Until the turn of the twenty-first century, books were published primarily by publishing companies in the principal cities of the world. An author would contact the publisher, who would consider a submitted manuscript, suggest changes and either reject the submission or accept it for publication. Then at some time over the past century, as publishers were besieged by ever-more would-be authors, the literary agent came upon the scene to screen, select and help authors prepare their manuscripts for submission to the publishers. To achieve profitability,

Once you identify your genre and understand where your book fits within the vast canon of literature, you’ll find writing easier, identify your audience more easily and maybe even discover a quicker path to publication. I’d be delighted to learn your stories on these issues and share them and your comments with the other readers of this column.

There are a number of factors influencing how you can publish and what type of publisher you can choose–or become. The professional standing you have and the following, or audience, you can develop will determines, your “platform” as an author. This standing will also increase through. the type or genre of the book, the number of books you have to offer and the excitement you can generate over the appearance of your new book, whether it be a novel, biography, cookbook or self-improvement strategy. In the next two pages under this heading, we’ll take advantage of some expert advice and I’ll share some insights I’ve learned.. CONTINUE READING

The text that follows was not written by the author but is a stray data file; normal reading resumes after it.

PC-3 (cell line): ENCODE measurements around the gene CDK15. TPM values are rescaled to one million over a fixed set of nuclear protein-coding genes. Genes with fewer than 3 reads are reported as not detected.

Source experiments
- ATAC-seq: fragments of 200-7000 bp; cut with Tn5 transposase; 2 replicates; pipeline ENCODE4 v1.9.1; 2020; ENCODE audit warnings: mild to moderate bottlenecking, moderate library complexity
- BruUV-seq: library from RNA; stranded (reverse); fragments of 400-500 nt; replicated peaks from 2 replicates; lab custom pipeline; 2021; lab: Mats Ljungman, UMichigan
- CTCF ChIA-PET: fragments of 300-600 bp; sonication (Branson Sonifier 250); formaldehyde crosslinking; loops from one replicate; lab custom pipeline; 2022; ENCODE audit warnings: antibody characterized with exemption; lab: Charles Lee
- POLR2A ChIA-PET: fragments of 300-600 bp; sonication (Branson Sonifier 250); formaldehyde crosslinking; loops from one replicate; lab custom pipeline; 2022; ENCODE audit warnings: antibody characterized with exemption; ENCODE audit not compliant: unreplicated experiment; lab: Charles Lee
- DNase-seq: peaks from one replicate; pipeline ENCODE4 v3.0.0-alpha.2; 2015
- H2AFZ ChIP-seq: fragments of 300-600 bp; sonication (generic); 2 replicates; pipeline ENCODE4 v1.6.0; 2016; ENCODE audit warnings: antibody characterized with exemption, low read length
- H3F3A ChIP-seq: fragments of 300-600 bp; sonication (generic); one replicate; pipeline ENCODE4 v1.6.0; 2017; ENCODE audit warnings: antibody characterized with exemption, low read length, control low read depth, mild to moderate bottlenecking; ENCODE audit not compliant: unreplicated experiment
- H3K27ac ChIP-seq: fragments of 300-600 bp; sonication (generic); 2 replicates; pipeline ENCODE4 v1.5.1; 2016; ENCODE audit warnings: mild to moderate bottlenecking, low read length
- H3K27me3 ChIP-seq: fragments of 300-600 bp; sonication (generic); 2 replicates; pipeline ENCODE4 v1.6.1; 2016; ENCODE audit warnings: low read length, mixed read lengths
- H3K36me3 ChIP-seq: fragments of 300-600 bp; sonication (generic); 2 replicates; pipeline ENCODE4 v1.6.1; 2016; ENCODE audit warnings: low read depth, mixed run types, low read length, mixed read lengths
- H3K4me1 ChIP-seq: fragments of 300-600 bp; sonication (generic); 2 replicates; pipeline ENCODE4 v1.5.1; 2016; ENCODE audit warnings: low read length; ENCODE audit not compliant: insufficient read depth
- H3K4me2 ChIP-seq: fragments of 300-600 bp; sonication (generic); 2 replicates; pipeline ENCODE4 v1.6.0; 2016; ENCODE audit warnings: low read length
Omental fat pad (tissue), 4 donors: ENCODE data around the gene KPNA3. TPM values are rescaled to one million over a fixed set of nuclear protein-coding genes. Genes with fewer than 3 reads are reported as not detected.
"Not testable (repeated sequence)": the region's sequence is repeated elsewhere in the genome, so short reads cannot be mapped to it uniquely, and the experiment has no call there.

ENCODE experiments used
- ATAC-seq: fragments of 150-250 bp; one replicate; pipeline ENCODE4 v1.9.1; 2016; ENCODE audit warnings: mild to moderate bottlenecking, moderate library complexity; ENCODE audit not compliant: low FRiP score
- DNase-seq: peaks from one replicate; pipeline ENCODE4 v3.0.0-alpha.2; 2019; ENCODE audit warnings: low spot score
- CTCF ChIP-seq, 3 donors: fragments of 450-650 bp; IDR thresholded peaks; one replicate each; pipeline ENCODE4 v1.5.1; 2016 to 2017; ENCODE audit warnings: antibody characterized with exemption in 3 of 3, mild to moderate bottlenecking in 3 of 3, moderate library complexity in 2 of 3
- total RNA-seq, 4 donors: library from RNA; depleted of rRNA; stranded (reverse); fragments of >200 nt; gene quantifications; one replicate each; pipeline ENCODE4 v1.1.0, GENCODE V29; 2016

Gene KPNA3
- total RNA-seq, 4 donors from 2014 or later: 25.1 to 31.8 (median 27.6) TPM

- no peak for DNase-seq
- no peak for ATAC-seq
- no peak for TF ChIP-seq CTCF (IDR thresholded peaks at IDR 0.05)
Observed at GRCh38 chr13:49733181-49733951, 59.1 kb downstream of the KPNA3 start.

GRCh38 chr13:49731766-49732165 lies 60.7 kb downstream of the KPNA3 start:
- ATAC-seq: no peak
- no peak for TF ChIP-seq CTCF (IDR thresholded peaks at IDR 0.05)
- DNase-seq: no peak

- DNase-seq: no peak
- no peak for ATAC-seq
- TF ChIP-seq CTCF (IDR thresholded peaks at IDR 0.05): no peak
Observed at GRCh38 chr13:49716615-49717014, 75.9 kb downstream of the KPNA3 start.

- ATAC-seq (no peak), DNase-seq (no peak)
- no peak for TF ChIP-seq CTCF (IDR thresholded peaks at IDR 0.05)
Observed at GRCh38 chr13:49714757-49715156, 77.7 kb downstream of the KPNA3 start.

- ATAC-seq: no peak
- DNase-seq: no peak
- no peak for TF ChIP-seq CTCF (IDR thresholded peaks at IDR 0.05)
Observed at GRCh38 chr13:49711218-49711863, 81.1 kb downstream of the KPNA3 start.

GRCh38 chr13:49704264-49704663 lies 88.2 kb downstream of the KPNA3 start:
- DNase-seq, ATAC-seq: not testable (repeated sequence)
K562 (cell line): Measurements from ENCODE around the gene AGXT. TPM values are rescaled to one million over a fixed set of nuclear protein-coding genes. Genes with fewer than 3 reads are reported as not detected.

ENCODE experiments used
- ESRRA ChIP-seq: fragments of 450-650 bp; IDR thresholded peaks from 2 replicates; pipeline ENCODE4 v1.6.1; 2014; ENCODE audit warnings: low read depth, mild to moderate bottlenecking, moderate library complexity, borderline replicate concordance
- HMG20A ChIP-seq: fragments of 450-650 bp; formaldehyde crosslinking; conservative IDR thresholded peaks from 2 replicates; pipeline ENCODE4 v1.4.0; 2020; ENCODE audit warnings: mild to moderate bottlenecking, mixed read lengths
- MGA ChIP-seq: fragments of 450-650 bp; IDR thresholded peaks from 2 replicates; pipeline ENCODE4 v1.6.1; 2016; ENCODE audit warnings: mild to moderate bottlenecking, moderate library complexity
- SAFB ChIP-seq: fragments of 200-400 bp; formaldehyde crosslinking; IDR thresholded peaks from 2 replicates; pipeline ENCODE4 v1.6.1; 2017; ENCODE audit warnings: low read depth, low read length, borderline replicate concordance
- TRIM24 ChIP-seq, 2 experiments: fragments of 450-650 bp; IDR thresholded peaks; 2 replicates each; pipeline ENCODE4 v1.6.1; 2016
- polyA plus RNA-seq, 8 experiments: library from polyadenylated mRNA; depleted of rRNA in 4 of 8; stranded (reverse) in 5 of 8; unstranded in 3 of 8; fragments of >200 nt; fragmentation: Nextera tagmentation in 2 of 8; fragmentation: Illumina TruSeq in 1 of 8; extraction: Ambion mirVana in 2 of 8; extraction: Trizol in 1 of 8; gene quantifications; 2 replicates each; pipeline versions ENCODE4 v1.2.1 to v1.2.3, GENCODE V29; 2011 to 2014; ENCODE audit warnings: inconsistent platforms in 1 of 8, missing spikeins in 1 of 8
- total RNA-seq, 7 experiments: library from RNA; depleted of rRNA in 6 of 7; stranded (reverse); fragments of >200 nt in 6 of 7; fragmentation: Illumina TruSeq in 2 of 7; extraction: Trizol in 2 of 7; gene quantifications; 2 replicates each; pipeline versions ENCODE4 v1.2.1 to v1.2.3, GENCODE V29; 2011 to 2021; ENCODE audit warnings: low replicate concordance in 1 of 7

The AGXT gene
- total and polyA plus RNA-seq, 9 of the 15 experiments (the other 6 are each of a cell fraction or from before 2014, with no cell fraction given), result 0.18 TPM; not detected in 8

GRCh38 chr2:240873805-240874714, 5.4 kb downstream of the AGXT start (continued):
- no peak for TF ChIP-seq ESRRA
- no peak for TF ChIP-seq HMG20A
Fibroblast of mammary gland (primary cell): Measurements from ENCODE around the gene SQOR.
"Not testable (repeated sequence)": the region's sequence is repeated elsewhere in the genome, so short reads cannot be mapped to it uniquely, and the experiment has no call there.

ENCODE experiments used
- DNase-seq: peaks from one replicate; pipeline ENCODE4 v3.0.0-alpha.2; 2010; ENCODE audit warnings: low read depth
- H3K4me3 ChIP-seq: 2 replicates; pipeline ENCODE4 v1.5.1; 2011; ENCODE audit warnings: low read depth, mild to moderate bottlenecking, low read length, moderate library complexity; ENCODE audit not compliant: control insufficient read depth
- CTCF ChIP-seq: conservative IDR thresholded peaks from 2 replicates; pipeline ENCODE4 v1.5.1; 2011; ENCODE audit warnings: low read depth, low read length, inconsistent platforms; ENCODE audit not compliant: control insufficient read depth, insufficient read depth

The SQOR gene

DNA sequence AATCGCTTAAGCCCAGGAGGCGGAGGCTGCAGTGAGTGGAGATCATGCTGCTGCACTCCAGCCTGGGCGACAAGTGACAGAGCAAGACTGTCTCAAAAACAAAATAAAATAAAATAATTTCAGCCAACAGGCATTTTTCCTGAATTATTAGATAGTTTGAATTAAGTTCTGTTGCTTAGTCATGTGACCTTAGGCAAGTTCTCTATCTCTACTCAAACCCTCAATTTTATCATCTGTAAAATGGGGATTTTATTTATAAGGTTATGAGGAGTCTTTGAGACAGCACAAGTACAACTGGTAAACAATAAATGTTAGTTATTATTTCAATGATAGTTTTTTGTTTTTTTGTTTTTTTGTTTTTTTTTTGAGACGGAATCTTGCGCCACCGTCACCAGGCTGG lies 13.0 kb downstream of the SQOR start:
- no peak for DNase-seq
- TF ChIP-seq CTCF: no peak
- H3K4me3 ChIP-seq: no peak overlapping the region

Pub 5.0: Book marketing and promotion [Hooray, you’ve got a book! Now what?]